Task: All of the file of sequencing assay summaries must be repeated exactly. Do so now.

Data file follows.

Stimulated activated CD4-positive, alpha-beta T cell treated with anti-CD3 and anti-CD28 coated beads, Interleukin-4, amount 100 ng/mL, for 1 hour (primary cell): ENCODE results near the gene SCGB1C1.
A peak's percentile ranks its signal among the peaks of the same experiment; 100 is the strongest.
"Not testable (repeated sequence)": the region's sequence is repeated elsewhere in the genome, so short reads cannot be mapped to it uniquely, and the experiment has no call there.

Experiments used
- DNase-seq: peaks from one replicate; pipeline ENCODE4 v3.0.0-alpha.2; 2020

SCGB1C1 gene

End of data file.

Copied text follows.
Stimulated activated CD4-positive, alpha-beta T cell treated with anti-CD3 and anti-CD28 coated beads, Interleukin-4, amount 100 ng/mL, for 1 hour (primary cell): ENCODE results near the gene SCGB1C1.
A peak's percentile ranks its signal among the peaks of the same experiment; 100 is the strongest.
"Not testable (repeated sequence)": the region's sequence is repeated elsewhere in the genome, so short reads cannot be mapped to it uniquely, and the experiment has no call there.

Experiments used
- DNase-seq: peaks from one replicate; pipeline ENCODE4 v3.0.0-alpha.2; 2020

SCGB1C1 gene